Guangzhou paper apologises for detained reporter's story (SCMP)
A mainland newspaper issued a front-page apology yesterday recanting its bold defence of its reporter detained after reporting on a listed company's "financial problems", adding another twist to the media controversy. The statement was the latest public disavowal of journalist Chen Yongzhou, despite initial public sympathy after his detention and open support by his employer, Guangzhou-based newspaper New Express, in rare defiance against state censors. "This newspaper was not strict enough about thoroughly fact-checking the draft of the report," it said in a small announcement on a bottom corner of its front page. "After the incident occurred the newspaper took inappropriate measures, seriously harming the public trust of the media." The paper promised to "make serious corrections" and better ensure its reporters and editors "comply with professional journalistic ethics and regulations". The statement came a day after Chen appeared on state television in a green prison uniform to "confess" after being detained for more than a week earlier on "suspicion of damaging business reputation". A journalist with New Express said on condition of anonymity that the paper was forced to print the apology. "It was an order from above. It's a day of disgrace for New Express." Last week the paper ran two front-page appeals calling for Chen's release. Another reporter said: "The paper had good and pure intentions to start with, which was to project its own reporters and their journalistic rights. But regrettably, we can't possibly beat more potent government power. Chen was just cannon fodder." Chen wrote 15 articles accusing engineering giant Zoomlion of "financial problems", including inflating its profits. Zoomlion is about 20 per cent state-owned and is listed on the Hong Kong and Shenzhen stock exchanges. Its shares fell in Hong Kong trading last week. The stock rebounded 1.8 per cent on October 25 after plunging more than 9 per cent over the previous two days. Legal scholars voiced concerns about state media airing the confession of a suspect before a court hears the case. China Central Television showed footage in which Chen said greed and a desire for fame led him to take bribes and run under his name stories alleging financial misdeeds by Zoomlion. "No matter [whether] he's guilty or not, there are serious issues with the procedures here," said Abe Yang, a lawyer with Dacheng Law Offices in Shenzhen. "Even if the police believe they have enough evidence, it's up to the court to decide whether he's truly guilty." ^ top ^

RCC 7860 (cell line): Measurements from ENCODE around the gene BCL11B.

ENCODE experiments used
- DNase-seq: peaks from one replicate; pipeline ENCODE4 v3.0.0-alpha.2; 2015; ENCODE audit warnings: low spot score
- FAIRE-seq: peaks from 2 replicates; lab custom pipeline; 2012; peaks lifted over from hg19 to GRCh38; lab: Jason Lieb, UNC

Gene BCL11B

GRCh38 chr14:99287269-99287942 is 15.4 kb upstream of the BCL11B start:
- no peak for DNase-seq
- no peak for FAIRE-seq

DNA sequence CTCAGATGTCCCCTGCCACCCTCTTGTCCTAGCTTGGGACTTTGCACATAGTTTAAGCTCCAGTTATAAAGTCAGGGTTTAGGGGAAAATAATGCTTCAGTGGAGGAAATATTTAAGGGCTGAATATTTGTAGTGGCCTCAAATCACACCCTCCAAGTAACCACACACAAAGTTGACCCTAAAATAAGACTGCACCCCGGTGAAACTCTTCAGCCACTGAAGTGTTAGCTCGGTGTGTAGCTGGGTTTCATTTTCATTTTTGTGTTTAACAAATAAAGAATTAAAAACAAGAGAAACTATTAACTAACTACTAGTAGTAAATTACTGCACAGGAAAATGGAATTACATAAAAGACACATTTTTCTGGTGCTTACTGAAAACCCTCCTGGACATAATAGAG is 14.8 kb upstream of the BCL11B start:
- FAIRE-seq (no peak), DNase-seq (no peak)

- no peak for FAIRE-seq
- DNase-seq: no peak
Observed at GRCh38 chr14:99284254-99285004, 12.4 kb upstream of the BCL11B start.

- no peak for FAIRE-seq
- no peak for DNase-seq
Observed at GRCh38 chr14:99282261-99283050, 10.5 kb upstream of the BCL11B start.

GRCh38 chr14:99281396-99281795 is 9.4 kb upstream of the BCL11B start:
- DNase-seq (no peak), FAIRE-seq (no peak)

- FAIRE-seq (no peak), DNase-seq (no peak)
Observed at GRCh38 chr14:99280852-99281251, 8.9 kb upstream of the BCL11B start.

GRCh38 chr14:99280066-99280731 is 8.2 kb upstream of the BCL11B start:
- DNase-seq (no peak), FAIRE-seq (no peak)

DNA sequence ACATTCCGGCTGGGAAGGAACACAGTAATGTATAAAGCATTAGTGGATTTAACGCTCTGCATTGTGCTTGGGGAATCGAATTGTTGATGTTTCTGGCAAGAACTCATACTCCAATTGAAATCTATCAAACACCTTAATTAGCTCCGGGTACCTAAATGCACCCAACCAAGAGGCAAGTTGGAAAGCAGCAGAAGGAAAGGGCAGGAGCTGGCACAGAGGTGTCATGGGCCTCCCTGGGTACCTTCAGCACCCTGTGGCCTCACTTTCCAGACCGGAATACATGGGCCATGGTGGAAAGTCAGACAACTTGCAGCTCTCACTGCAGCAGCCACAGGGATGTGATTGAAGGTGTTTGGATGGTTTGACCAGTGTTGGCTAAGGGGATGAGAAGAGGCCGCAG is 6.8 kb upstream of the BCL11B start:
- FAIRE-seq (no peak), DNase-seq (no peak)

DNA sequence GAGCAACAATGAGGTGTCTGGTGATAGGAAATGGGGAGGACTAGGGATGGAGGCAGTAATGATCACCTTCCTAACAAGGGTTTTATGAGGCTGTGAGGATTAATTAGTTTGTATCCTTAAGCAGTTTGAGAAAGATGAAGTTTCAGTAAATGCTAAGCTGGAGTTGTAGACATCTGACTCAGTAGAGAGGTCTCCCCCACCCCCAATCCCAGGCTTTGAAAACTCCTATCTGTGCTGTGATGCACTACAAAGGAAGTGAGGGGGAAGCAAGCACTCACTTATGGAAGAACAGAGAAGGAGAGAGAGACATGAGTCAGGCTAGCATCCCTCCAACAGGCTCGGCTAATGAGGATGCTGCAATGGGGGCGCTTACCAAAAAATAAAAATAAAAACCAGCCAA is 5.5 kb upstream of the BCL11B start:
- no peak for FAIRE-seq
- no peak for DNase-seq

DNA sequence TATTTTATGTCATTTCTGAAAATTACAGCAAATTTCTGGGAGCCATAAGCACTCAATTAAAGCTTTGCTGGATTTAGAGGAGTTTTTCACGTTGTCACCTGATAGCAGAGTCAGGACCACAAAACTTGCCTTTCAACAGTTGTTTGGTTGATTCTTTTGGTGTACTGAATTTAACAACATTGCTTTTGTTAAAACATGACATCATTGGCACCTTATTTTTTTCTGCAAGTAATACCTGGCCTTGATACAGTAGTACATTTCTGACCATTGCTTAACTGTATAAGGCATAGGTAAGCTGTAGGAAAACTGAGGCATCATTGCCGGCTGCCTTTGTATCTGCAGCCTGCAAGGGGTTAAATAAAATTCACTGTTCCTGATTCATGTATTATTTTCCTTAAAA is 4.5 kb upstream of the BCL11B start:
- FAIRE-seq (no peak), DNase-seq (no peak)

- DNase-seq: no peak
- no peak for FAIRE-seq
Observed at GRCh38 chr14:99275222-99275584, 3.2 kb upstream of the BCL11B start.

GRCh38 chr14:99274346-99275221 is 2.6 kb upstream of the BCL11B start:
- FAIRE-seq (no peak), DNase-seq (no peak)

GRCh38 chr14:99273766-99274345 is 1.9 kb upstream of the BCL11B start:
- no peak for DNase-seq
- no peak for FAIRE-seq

New Express journalist to lose press card (Global Times)
Authorities overseeing the media in Guangdong announced on Thursday that the press card of a reporter from the province will be revoked after he was found to have taken bribes to malign Zoomlion, a listed heavy machinery company, through a series of news reports. Chen Yongzhou, the reporter from a Guangzhou-based newspaper, the New Express, was officially arrested from Central China's Hunan Province on Wednesday over allegations of damaging Zoomlion's commercial reputation. The Guangdong Administration of Press, Publication, Radio, Film and Television also asked the Yangcheng Evening News Group, the parent firm of the New Express, to oversee "rectification of the New Express." It further said that the administration will conduct more investigation and those in the New Express that led to the publication of the untrue reports will be held responsible. Chen was detained by the police on October 18 and accused of "fabricating facts" in his series that was published between September and August 2013. Last week, in a China Central Television program, Chen admitted to accepting a total of 500,000 yuan ($82,200) in bribes from anonymous sources to write the "negative reports." Before his confession, the New Express had twice called for his release and the All-China Journalists Association had released a statement on its website saying that the legal rights of journalists should be protected. But after Chen's remarks, the association said he brought disrepute to the media. ^ top ^



Nepalese diplomat talks up ties with China (China Daily)